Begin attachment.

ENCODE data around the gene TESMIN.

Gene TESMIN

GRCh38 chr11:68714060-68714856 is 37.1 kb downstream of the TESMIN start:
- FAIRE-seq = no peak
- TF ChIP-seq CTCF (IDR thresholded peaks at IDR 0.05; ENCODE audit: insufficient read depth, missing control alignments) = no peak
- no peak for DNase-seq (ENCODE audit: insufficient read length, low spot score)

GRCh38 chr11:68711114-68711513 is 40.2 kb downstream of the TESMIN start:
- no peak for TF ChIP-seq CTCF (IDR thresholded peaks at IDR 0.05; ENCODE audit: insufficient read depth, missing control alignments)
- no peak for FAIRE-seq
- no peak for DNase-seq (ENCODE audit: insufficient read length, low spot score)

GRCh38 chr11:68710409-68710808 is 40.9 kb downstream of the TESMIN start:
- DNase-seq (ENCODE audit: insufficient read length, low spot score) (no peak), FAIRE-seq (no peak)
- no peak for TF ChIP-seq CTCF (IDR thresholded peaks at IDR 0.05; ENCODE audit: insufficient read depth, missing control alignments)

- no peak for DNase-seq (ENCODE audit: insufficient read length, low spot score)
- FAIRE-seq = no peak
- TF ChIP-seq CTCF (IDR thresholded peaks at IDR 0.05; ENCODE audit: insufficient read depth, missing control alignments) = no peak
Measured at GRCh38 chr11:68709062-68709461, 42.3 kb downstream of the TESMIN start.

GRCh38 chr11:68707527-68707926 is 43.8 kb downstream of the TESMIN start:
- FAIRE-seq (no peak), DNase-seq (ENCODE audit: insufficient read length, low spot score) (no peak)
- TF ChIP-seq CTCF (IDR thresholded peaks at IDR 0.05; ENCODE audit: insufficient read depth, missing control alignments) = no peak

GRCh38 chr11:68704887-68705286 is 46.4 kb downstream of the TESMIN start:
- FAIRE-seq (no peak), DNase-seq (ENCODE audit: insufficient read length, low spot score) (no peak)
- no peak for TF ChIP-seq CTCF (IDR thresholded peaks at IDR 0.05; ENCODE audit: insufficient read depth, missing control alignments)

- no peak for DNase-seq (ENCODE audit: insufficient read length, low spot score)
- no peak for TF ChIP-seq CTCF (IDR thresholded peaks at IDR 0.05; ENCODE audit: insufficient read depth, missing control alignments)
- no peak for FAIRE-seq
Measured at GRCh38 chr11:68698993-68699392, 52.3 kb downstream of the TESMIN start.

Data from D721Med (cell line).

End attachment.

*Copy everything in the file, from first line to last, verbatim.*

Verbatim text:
ENCODE data around the gene TESMIN.

Gene TESMIN

GRCh38 chr11:68714060-68714856 is 37.1 kb downstream of the TESMIN start:
- FAIRE-seq = no peak
- TF ChIP-seq CTCF (IDR thresholded peaks at IDR 0.05; ENCODE audit: insufficient read depth, missing control alignments) = no peak
- no peak for DNase-seq (ENCODE audit: insufficient read length, low spot score)

GRCh38 chr11:68711114-68711513 is 40.2 kb downstream of the TESMIN start:
- no peak for TF ChIP-seq CTCF (IDR thresholded peaks at IDR 0.05; ENCODE audit: insufficient read depth, missing control alignments)
- no peak for FAIRE-seq
- no peak for DNase-seq (ENCODE audit: insufficient read length, low spot score)

GRCh38 chr11:68710409-68710808 is 40.9 kb downstream of the TESMIN start:
- DNase-seq (ENCODE audit: insufficient read length, low spot score) (no peak), FAIRE-seq (no peak)
- no peak for TF ChIP-seq CTCF (IDR thresholded peaks at IDR 0.05; ENCODE audit: insufficient read depth, missing control alignments)

- no peak for DNase-seq (ENCODE audit: insufficient read length, low spot score)
- FAIRE-seq = no peak
- TF ChIP-seq CTCF (IDR thresholded peaks at IDR 0.05; ENCODE audit: insufficient read depth, missing control alignments) = no peak
Measured at GRCh38 chr11:68709062-68709461, 42.3 kb downstream of the TESMIN start.

GRCh38 chr11:68707527-68707926 is 43.8 kb downstream of the TESMIN start:
- FAIRE-seq (no peak), DNase-seq (ENCODE audit: insufficient read length, low spot score) (no peak)
- TF ChIP-seq CTCF (IDR thresholded peaks at IDR 0.05; ENCODE audit: insufficient read depth, missing control alignments) = no peak

GRCh38 chr11:68704887-68705286 is 46.4 kb downstream of the TESMIN start:
- FAIRE-seq (no peak), DNase-seq (ENCODE audit: insufficient read length, low spot score) (no peak)
- no peak for TF ChIP-seq CTCF (IDR thresholded peaks at IDR 0.05; ENCODE audit: insufficient read depth, missing control alignments)

- no peak for DNase-seq (ENCODE audit: insufficient read length, low spot score)
- no peak for TF ChIP-seq CTCF (IDR thresholded peaks at IDR 0.05; ENCODE audit: insufficient read depth, missing control alignments)
- no peak for FAIRE-seq
Measured at GRCh38 chr11:68698993-68699392, 52.3 kb downstream of the TESMIN start.

Data from D721Med (cell line).